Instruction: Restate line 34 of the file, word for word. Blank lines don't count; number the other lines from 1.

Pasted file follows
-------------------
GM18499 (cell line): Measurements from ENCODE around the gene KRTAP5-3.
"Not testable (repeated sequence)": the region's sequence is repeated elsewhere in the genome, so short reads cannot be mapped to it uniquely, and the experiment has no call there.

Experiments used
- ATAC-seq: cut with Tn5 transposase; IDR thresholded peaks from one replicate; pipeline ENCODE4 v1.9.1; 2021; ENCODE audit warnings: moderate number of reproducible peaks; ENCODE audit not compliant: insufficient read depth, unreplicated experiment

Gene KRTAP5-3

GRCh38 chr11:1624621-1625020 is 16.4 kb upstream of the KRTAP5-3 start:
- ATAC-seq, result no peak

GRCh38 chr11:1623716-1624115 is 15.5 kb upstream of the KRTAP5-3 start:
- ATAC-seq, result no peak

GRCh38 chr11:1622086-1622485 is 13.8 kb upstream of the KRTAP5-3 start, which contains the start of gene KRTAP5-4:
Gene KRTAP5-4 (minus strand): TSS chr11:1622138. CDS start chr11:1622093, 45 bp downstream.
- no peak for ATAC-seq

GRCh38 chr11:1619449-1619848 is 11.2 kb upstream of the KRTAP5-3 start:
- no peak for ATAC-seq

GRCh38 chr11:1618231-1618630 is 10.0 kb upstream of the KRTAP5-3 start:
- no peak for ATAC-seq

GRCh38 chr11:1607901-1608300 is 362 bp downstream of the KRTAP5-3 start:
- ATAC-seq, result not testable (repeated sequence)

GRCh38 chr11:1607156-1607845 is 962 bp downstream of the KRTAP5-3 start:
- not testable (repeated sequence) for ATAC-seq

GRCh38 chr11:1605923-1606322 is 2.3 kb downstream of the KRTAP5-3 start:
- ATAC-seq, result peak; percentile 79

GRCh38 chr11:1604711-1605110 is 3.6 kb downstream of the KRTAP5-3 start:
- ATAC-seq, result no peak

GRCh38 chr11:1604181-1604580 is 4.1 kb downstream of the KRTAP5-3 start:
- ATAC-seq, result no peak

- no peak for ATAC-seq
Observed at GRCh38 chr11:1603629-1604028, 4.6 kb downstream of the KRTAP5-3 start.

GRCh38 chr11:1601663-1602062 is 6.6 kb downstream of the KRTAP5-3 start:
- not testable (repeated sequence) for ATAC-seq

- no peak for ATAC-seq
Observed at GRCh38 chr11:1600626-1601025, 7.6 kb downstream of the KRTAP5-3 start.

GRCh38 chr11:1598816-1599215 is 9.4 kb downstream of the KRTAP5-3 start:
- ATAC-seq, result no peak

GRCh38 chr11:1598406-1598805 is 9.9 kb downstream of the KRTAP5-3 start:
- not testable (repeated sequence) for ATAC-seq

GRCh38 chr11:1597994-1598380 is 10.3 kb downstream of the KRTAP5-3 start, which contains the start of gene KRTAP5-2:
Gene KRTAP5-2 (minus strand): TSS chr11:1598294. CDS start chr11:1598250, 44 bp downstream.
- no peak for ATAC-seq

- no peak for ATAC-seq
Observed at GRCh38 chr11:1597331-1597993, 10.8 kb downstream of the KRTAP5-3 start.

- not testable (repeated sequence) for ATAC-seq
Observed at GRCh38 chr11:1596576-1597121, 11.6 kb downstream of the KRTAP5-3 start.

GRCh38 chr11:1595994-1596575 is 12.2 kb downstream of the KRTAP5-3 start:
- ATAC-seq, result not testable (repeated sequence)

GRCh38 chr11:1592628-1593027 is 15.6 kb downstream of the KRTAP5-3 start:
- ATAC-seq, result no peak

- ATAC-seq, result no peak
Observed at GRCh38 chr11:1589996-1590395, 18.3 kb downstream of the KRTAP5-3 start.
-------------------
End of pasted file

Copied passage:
- ATAC-seq, result no peak